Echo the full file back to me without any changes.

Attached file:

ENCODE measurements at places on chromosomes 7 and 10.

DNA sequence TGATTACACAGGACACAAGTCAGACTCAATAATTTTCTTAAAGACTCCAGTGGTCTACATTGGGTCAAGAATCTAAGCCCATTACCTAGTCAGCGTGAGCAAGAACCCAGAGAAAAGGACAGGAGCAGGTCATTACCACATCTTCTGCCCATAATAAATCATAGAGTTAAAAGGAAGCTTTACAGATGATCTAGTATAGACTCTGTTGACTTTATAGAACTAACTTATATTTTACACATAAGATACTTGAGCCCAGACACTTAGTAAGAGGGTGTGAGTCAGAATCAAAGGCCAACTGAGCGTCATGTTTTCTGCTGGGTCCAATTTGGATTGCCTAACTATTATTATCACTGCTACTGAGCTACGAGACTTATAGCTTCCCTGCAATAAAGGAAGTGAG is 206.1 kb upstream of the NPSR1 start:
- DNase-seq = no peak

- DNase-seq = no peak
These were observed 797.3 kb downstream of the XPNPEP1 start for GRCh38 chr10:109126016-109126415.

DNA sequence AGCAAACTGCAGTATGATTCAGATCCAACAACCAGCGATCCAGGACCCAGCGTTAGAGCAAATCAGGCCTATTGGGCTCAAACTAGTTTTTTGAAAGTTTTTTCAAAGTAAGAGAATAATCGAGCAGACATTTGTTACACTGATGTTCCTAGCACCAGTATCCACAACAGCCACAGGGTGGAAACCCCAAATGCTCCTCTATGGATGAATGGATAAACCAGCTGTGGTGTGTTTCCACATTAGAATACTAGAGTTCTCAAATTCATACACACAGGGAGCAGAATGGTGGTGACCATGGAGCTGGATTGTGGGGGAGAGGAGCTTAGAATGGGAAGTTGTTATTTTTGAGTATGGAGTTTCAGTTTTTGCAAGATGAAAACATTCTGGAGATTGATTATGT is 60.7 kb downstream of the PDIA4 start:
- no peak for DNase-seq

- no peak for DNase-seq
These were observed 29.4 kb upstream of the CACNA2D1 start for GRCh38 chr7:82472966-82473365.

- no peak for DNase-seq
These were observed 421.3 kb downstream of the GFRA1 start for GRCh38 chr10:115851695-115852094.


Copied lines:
ENCODE measurements at places on chromosomes 7 and 10.

DNA sequence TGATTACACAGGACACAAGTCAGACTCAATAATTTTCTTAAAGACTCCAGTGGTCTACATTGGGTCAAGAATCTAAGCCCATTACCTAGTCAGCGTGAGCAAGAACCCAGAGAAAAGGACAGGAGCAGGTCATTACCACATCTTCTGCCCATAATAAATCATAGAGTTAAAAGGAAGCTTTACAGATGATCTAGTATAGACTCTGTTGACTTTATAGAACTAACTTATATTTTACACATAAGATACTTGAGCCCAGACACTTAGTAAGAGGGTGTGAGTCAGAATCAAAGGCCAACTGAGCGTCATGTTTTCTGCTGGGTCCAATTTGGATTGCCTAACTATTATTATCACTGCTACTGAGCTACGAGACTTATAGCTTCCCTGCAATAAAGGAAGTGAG is 206.1 kb upstream of the NPSR1 start:
- DNase-seq = no peak

- DNase-seq = no peak
These were observed 797.3 kb downstream of the XPNPEP1 start for GRCh38 chr10:109126016-109126415.

DNA sequence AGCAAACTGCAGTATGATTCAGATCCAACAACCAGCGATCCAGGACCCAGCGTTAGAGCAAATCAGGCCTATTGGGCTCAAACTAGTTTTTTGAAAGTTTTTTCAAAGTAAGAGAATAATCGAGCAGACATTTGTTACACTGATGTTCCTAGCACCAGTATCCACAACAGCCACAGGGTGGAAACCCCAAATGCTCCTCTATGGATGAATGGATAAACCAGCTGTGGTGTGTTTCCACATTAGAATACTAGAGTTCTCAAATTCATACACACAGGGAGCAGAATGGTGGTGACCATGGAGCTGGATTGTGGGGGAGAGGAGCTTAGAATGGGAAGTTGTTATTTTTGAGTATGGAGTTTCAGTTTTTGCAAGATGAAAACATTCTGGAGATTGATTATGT is 60.7 kb downstream of the PDIA4 start:
- no peak for DNase-seq

- no peak for DNase-seq
These were observed 29.4 kb upstream of the CACNA2D1 start for GRCh38 chr7:82472966-82473365.

- no peak for DNase-seq
These were observed 421.3 kb downstream of the GFRA1 start for GRCh38 chr10:115851695-115852094.